Down by three with less than four minutes left against Indiana, Maryland football was hoping to push a game-winning drive from its own 18-yard line.
But that chance was gone as soon as it started. After getting the ball on first down, running back Javon Leake had the ball ripped from his grasp, putting the Hoosiers in prime red zone position.
Indiana got an easy 34-yard field goal on the next drive, but the Terps still had one last ditch effort. A turnover once again put a stop to any comeback hopes though, as an interception by quarterback Tyrrell Pigrome sealed a 34-28 loss.
“We had two drives there at the end to win the ball game and we didn’t get it done,” head coach Mike Locksley said. “[We] ended those two drives with turnover, which again, good teams don’t beat themselves and we continue to do so, and I’ve got to get us fixed.”
With the defeat, Maryland moves to 3-4 on the season and 1-3 in Big Ten play.
Though the fumble would render it useless, the Terps had come up big on the prior offensive drive to bring the game within reach.
On first-and-10 from the Maryland 47-yard line, Pigrome faked a toss to Javon Leake, evaded a sack and threw a rocket to tight end Tyler Mabry down the right sideline.
On the next play from the one-yard line, Pigrome ran a speed option and pitched the ball to Leake, who charged towards the left corner of the end zone. He was nearly brought down by defenders, but fought through the contact and extended his arm past the goal line for the score.
The touchdown put the Terps within three points of Indiana heading into the fourth quarter, but they couldn’t get anything going offensively in the final period of play, with Leake’s fumble serving as their fatal mistake.
“It was just a good play by the defense. He ripped it out while I was falling to the ground.”
Entering Saturday’s contest, the Terps had the worst passing defense in the Big Ten, allowing an average 279.7 yards per game. Last weekend, Maryland gifted an injury-laden Purdue offense 420 passing yards, and those secondary struggles continued against Indiana.
In the first half alone, Maryland gave up 280 passing yards and nine plays of at least 15 yards in the air — four of which were over 25 yards. By the final whistle, the Terps had surrendered 334 yards through the air, meaning they’ve allowed at least 334 passing yards in each of their three Big Ten losses.
“The first two drives, it just was slow. We didn’t come out fast,” safety Antoine Brooks said. “They took advantage of the deep shots with the young cats.”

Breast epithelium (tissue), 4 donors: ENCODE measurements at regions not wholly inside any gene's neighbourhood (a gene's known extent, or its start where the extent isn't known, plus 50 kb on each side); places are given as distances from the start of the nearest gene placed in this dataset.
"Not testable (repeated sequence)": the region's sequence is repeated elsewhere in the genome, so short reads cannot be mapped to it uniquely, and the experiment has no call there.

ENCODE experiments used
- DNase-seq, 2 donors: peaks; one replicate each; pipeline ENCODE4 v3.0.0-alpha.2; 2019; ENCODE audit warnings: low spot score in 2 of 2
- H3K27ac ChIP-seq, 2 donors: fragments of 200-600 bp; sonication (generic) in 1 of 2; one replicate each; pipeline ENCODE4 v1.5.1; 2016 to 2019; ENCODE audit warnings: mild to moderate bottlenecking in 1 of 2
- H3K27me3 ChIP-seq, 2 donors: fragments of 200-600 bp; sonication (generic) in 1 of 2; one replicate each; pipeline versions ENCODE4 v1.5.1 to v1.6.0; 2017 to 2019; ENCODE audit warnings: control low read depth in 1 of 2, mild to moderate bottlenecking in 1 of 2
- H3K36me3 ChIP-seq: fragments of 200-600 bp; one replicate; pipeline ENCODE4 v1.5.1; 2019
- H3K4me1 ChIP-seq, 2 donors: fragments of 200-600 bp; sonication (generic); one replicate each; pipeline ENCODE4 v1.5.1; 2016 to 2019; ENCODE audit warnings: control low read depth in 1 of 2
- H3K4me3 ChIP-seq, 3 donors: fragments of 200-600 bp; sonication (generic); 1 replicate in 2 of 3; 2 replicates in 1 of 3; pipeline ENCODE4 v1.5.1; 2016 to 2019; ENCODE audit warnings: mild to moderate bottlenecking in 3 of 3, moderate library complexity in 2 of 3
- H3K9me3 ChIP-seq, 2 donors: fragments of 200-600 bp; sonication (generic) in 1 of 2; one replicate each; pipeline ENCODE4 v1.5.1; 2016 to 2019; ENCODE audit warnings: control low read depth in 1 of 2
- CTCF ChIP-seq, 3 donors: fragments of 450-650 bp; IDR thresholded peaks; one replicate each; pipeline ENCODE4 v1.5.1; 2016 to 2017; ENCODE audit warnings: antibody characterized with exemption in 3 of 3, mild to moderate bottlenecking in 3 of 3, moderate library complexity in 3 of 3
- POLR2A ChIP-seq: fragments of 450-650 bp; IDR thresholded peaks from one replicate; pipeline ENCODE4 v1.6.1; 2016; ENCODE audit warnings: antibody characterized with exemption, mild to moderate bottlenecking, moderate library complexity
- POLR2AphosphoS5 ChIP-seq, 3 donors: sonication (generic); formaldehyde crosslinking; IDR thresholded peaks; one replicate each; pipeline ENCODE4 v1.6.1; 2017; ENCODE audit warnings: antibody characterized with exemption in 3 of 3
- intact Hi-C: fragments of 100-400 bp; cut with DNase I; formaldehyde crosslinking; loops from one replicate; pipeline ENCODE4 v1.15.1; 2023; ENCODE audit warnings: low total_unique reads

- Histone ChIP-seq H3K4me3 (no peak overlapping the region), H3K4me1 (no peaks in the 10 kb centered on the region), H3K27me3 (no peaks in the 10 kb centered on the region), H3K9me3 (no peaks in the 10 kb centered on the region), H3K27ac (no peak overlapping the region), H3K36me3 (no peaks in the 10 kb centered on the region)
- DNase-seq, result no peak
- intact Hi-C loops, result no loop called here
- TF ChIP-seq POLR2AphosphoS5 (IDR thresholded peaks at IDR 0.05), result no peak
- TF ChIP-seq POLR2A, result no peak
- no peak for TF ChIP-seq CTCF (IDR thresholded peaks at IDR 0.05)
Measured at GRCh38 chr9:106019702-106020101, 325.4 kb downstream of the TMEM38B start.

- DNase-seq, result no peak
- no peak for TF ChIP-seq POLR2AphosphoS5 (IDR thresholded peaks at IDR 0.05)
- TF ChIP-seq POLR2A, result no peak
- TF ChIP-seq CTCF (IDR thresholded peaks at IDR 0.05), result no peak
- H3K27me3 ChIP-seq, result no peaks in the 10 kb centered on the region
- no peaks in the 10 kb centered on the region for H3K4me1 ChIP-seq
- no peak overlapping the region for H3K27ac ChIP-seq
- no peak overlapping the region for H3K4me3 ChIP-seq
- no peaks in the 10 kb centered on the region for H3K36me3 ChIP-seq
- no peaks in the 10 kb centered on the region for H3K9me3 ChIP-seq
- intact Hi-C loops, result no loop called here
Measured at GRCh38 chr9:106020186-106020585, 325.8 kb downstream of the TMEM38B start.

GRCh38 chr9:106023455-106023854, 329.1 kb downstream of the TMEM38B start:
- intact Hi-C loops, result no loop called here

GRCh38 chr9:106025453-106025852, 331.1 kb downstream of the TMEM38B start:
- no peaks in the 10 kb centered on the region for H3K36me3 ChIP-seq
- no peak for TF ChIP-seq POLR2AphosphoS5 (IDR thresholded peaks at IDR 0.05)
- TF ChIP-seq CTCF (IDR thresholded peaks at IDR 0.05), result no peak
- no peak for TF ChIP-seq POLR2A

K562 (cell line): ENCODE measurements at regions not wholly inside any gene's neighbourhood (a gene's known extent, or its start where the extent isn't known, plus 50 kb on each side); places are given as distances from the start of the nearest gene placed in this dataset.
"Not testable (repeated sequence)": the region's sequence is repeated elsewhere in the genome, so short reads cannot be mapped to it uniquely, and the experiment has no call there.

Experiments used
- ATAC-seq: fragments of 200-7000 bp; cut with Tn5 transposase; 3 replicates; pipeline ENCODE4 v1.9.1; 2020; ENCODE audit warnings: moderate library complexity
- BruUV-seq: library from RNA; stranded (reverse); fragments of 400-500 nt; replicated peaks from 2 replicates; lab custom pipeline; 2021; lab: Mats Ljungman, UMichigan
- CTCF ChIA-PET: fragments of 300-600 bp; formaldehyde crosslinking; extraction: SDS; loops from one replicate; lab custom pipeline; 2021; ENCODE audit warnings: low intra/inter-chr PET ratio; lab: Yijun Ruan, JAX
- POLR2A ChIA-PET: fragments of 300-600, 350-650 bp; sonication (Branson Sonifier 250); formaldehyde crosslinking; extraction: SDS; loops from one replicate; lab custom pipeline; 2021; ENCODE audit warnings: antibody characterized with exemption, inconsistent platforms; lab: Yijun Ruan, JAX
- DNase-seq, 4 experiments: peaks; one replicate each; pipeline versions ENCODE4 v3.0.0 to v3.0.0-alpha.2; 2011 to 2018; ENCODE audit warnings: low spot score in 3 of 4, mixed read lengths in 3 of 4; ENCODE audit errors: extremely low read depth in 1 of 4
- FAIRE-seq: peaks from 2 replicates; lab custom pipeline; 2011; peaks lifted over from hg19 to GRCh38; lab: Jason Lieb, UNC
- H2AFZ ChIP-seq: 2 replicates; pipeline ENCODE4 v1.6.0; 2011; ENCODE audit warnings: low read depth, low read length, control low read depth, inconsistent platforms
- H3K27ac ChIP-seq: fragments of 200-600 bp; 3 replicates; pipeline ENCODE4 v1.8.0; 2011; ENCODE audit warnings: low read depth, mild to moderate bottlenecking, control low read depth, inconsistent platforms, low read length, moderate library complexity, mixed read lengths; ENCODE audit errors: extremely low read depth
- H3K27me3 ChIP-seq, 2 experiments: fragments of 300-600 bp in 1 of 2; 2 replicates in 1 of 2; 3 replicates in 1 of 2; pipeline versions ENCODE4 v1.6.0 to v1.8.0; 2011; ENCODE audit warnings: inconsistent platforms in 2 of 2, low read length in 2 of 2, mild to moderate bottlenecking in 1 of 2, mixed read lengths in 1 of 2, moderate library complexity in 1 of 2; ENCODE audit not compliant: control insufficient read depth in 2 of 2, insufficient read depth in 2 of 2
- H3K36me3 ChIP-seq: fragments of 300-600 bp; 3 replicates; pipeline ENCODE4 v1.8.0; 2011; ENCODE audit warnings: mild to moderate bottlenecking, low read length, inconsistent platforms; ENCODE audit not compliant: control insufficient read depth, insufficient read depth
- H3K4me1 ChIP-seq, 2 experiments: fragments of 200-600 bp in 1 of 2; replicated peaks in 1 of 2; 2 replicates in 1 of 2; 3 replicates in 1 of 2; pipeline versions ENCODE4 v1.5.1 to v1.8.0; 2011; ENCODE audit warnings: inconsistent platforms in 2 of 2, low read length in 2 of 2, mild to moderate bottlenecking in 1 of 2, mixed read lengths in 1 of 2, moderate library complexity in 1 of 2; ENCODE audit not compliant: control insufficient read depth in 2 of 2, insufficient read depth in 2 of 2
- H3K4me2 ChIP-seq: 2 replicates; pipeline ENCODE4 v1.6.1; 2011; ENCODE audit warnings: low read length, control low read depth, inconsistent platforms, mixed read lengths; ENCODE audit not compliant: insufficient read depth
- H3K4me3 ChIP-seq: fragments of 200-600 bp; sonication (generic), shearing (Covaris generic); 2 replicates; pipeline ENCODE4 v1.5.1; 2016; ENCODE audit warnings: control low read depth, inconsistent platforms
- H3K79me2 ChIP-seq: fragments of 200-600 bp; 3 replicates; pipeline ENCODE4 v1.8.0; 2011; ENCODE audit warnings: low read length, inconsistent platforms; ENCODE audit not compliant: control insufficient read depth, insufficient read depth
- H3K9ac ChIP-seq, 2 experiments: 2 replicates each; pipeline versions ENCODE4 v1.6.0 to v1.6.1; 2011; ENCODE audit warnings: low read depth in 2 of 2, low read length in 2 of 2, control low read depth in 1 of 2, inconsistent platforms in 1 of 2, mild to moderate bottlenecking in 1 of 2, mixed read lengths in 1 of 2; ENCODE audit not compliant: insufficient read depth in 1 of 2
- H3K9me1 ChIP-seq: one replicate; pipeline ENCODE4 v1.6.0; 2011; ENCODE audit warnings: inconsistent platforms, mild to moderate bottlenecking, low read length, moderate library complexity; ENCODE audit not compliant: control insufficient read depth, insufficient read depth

The secondary couldn’t stop Indiana whatsoever in the first half, and while the Hoosiers transitioned to the ground game coming out of the break, Maryland’s defense was still helpless in getting stops until the fourth quarter.
The Terps’ offense kept the team in the game throughout, as Pigrome had no issue running offensive coordinator Scottie Montgomery’s plan, doing everything he couldn’t last week against Purdue. He had three consecutive completions to give Maryland a 21-17 lead late in the second quarter — its first of the game — but it wouldn’t last for long.
Indiana used an eight play drive, capped off by a 26 yard completion, to take a 24-21 lead going into the break. Through the first half, every time the Terps tied the game or took a lead, the Hoosiers scored on the very next drive.
And though Maryland’s defense was able to come with stops in the second half, the offense’s two late turnovers negated any chance of victory.
“This has kind of been an Achilles heel for us, being able to execute when we need to in critical situations,” Locklsey said. “That’s on coaching, that’s on me. I’ve got to get these guys to be able to play in critical situations and perform at the level that they’re capable of in critical times.”
Three things to know
1. Chance Campbell had the best game of his career. Senior linebacker Isaiah Davis was ejected for targeting in the first quarter, and that meant the rest of the linebacking corps would have to step up. Campbell did just that, as the sophomore linebacker finished with a career-high 10 tackles, all of which were solo, while also adding a tackle for loss and two key pass breakups. He previously had 13 tackles on the season in six games.
2. Tight ends were actually utilized. The Maryland offensive started off the season using tight ends heavily, as the duo of Chigoziem Okonkwo and Tyler Mabry were vital assets in Josh Jackson’s arsenal. But the use of the position had dropped off since the start of Big Ten play, as the duo struggled to find targets on a weekly basis.
Against the Hoosiers, both Okonkwo and Mabry played crucial roles, as the pair combined for six catches, 95 yards and a touchdown, though Mabry was roughly two feet from adding a score of his own.
3. Javon Leake picked up the slack. Against Indiana, Maryland had just two healthy running backs — Jake Funk and Lorenzo Harrison III are out with season-ending knee injuries, and Anthony McFarland was held out with a high-ankle sprain. That left just a pair of backs — Leake and Tayon Fleet-Davis — healthy and able to contribute for the Terps’ ground attack.
Leake stepped up to the task, ending with a career-high 158 yards on 23 attempts, finding the endzone on two separate occasions. While Tyrrell Pigrome was able to make plays with his arm, he was benefited by leaning on Leake from start to finish.